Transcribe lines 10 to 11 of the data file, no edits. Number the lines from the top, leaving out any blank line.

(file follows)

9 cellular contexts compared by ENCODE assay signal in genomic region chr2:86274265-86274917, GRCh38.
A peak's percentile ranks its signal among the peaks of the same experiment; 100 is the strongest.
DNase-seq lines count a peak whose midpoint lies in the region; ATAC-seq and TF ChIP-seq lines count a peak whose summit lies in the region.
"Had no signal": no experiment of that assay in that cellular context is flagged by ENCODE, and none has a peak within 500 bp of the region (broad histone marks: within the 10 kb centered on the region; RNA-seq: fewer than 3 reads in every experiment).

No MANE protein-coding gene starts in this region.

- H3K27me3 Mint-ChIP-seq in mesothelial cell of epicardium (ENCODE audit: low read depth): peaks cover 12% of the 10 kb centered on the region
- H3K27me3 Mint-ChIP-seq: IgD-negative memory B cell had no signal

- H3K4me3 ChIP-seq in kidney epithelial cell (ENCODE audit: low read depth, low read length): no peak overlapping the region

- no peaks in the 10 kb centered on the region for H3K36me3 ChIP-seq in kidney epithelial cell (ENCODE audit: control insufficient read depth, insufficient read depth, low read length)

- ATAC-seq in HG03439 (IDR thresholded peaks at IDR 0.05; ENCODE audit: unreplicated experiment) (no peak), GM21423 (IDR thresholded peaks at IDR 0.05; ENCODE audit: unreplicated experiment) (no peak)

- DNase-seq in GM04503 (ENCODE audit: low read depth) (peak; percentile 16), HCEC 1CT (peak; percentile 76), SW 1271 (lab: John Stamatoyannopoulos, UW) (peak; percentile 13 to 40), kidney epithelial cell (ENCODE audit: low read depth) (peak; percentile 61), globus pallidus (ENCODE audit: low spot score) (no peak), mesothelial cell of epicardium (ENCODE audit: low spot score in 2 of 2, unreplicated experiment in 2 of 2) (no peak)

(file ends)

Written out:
- ATAC-seq in HG03439 (IDR thresholded peaks at IDR 0.05; ENCODE audit: unreplicated experiment) (no peak), GM21423 (IDR thresholded peaks at IDR 0.05; ENCODE audit: unreplicated experiment) (no peak)

- DNase-seq in GM04503 (ENCODE audit: low read depth) (peak; percentile 16), HCEC 1CT (peak; percentile 76), SW 1271 (lab: John Stamatoyannopoulos, UW) (peak; percentile 13 to 40), kidney epithelial cell (ENCODE audit: low read depth) (peak; percentile 61), globus pallidus (ENCODE audit: low spot score) (no peak), mesothelial cell of epicardium (ENCODE audit: low spot score in 2 of 2, unreplicated experiment in 2 of 2) (no peak)